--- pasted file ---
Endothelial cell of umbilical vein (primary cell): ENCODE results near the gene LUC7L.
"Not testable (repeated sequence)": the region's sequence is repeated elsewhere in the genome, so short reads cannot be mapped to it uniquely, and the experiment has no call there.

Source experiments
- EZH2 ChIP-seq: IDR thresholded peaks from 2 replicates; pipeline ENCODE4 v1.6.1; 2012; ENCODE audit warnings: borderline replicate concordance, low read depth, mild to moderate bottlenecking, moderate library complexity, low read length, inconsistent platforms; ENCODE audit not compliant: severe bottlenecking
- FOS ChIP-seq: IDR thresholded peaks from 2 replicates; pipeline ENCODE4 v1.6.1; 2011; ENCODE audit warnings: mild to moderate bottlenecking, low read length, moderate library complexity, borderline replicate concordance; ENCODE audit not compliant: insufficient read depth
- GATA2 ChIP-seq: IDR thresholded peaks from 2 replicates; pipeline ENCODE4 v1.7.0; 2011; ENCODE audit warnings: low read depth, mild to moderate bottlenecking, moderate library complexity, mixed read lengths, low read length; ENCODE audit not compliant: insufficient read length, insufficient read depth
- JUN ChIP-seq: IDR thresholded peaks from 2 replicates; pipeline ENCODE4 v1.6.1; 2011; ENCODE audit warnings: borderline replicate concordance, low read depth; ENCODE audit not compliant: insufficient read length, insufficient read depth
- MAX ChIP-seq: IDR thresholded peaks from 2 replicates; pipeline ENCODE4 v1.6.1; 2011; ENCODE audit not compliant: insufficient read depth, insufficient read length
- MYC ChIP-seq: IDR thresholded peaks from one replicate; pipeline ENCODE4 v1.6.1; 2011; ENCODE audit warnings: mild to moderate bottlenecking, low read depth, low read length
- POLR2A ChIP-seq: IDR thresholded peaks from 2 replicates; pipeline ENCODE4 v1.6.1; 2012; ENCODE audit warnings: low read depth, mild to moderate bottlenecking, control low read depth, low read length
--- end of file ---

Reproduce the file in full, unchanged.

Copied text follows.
Endothelial cell of umbilical vein (primary cell): ENCODE results near the gene LUC7L.
"Not testable (repeated sequence)": the region's sequence is repeated elsewhere in the genome, so short reads cannot be mapped to it uniquely, and the experiment has no call there.

Source experiments
- EZH2 ChIP-seq: IDR thresholded peaks from 2 replicates; pipeline ENCODE4 v1.6.1; 2012; ENCODE audit warnings: borderline replicate concordance, low read depth, mild to moderate bottlenecking, moderate library complexity, low read length, inconsistent platforms; ENCODE audit not compliant: severe bottlenecking
- FOS ChIP-seq: IDR thresholded peaks from 2 replicates; pipeline ENCODE4 v1.6.1; 2011; ENCODE audit warnings: mild to moderate bottlenecking, low read length, moderate library complexity, borderline replicate concordance; ENCODE audit not compliant: insufficient read depth
- GATA2 ChIP-seq: IDR thresholded peaks from 2 replicates; pipeline ENCODE4 v1.7.0; 2011; ENCODE audit warnings: low read depth, mild to moderate bottlenecking, moderate library complexity, mixed read lengths, low read length; ENCODE audit not compliant: insufficient read length, insufficient read depth
- JUN ChIP-seq: IDR thresholded peaks from 2 replicates; pipeline ENCODE4 v1.6.1; 2011; ENCODE audit warnings: borderline replicate concordance, low read depth; ENCODE audit not compliant: insufficient read length, insufficient read depth
- MAX ChIP-seq: IDR thresholded peaks from 2 replicates; pipeline ENCODE4 v1.6.1; 2011; ENCODE audit not compliant: insufficient read depth, insufficient read length
- MYC ChIP-seq: IDR thresholded peaks from one replicate; pipeline ENCODE4 v1.6.1; 2011; ENCODE audit warnings: mild to moderate bottlenecking, low read depth, low read length
- POLR2A ChIP-seq: IDR thresholded peaks from 2 replicates; pipeline ENCODE4 v1.6.1; 2012; ENCODE audit warnings: low read depth, mild to moderate bottlenecking, control low read depth, low read length